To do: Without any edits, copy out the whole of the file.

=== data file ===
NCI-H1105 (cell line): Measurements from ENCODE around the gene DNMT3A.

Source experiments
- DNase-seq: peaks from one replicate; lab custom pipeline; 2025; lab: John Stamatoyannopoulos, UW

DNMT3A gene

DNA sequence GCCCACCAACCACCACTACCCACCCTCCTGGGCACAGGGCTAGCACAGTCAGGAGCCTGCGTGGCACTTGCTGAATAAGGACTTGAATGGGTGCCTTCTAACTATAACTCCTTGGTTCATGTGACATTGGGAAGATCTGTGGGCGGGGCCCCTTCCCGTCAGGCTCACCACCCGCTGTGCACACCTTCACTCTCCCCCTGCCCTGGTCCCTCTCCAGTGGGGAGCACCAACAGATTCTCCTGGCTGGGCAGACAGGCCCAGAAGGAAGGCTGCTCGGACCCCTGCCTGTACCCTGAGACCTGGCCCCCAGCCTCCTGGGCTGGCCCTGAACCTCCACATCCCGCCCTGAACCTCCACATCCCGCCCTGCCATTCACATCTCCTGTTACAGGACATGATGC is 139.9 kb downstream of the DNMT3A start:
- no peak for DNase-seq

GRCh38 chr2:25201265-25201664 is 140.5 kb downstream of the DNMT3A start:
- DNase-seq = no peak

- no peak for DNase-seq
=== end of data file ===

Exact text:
NCI-H1105 (cell line): Measurements from ENCODE around the gene DNMT3A.

Source experiments
- DNase-seq: peaks from one replicate; lab custom pipeline; 2025; lab: John Stamatoyannopoulos, UW

DNMT3A gene

DNA sequence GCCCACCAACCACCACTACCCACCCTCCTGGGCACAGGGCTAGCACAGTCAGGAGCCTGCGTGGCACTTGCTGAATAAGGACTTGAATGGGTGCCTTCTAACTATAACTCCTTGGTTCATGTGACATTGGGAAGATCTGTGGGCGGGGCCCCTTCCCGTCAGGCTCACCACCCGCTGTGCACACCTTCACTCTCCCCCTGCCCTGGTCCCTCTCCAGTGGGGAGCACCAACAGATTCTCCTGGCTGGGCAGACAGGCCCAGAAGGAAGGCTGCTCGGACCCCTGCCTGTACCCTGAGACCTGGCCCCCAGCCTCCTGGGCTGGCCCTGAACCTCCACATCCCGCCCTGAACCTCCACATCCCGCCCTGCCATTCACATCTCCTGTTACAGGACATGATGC is 139.9 kb downstream of the DNMT3A start:
- no peak for DNase-seq

GRCh38 chr2:25201265-25201664 is 140.5 kb downstream of the DNMT3A start:
- DNase-seq = no peak

- no peak for DNase-seq